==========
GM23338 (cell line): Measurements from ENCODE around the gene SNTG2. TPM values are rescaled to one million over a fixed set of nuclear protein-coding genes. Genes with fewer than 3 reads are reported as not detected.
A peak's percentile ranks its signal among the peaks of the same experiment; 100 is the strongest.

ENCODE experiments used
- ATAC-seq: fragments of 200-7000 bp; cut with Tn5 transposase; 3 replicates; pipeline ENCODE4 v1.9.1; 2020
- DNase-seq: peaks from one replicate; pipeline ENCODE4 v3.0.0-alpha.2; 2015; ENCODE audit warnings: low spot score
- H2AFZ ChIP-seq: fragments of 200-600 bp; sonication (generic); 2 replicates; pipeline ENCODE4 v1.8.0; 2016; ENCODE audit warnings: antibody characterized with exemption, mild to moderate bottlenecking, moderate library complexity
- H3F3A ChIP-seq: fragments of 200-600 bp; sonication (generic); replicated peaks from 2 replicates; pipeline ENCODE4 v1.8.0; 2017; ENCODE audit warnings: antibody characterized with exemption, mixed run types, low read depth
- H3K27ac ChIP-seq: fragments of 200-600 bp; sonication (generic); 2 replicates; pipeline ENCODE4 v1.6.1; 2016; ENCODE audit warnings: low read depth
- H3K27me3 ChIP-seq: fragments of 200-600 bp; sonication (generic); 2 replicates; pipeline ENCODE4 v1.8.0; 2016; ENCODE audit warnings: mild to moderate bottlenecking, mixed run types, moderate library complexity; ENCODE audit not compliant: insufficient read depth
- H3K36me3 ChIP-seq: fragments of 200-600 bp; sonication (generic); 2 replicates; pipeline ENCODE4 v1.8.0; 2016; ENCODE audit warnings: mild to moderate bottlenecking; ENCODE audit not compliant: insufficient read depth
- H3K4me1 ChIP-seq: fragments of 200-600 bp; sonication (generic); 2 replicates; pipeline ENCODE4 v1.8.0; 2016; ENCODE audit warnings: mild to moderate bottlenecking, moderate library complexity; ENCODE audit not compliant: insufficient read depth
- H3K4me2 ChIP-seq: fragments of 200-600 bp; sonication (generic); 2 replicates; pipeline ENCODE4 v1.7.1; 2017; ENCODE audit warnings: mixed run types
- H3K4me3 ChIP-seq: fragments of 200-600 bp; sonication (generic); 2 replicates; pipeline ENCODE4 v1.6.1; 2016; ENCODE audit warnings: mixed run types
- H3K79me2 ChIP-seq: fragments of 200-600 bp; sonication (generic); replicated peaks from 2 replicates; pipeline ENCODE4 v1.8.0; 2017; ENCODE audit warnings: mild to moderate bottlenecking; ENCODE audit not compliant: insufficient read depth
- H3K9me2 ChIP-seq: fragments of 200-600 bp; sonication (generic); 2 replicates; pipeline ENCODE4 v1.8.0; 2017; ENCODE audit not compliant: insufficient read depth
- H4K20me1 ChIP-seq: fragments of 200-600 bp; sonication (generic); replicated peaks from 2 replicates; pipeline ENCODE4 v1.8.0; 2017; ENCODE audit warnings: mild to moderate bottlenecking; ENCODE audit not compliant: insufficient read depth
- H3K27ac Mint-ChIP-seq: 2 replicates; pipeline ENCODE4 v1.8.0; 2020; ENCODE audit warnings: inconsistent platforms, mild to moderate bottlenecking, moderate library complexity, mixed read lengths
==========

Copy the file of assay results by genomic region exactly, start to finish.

GM23338 (cell line): Measurements from ENCODE around the gene SNTG2. TPM values are rescaled to one million over a fixed set of nuclear protein-coding genes. Genes with fewer than 3 reads are reported as not detected.
A peak's percentile ranks its signal among the peaks of the same experiment; 100 is the strongest.

ENCODE experiments used
- ATAC-seq: fragments of 200-7000 bp; cut with Tn5 transposase; 3 replicates; pipeline ENCODE4 v1.9.1; 2020
- DNase-seq: peaks from one replicate; pipeline ENCODE4 v3.0.0-alpha.2; 2015; ENCODE audit warnings: low spot score
- H2AFZ ChIP-seq: fragments of 200-600 bp; sonication (generic); 2 replicates; pipeline ENCODE4 v1.8.0; 2016; ENCODE audit warnings: antibody characterized with exemption, mild to moderate bottlenecking, moderate library complexity
- H3F3A ChIP-seq: fragments of 200-600 bp; sonication (generic); replicated peaks from 2 replicates; pipeline ENCODE4 v1.8.0; 2017; ENCODE audit warnings: antibody characterized with exemption, mixed run types, low read depth
- H3K27ac ChIP-seq: fragments of 200-600 bp; sonication (generic); 2 replicates; pipeline ENCODE4 v1.6.1; 2016; ENCODE audit warnings: low read depth
- H3K27me3 ChIP-seq: fragments of 200-600 bp; sonication (generic); 2 replicates; pipeline ENCODE4 v1.8.0; 2016; ENCODE audit warnings: mild to moderate bottlenecking, mixed run types, moderate library complexity; ENCODE audit not compliant: insufficient read depth
- H3K36me3 ChIP-seq: fragments of 200-600 bp; sonication (generic); 2 replicates; pipeline ENCODE4 v1.8.0; 2016; ENCODE audit warnings: mild to moderate bottlenecking; ENCODE audit not compliant: insufficient read depth
- H3K4me1 ChIP-seq: fragments of 200-600 bp; sonication (generic); 2 replicates; pipeline ENCODE4 v1.8.0; 2016; ENCODE audit warnings: mild to moderate bottlenecking, moderate library complexity; ENCODE audit not compliant: insufficient read depth
- H3K4me2 ChIP-seq: fragments of 200-600 bp; sonication (generic); 2 replicates; pipeline ENCODE4 v1.7.1; 2017; ENCODE audit warnings: mixed run types
- H3K4me3 ChIP-seq: fragments of 200-600 bp; sonication (generic); 2 replicates; pipeline ENCODE4 v1.6.1; 2016; ENCODE audit warnings: mixed run types
- H3K79me2 ChIP-seq: fragments of 200-600 bp; sonication (generic); replicated peaks from 2 replicates; pipeline ENCODE4 v1.8.0; 2017; ENCODE audit warnings: mild to moderate bottlenecking; ENCODE audit not compliant: insufficient read depth
- H3K9me2 ChIP-seq: fragments of 200-600 bp; sonication (generic); 2 replicates; pipeline ENCODE4 v1.8.0; 2017; ENCODE audit not compliant: insufficient read depth
- H4K20me1 ChIP-seq: fragments of 200-600 bp; sonication (generic); replicated peaks from 2 replicates; pipeline ENCODE4 v1.8.0; 2017; ENCODE audit warnings: mild to moderate bottlenecking; ENCODE audit not compliant: insufficient read depth
- H3K27ac Mint-ChIP-seq: 2 replicates; pipeline ENCODE4 v1.8.0; 2020; ENCODE audit warnings: inconsistent platforms, mild to moderate bottlenecking, moderate library complexity, mixed read lengths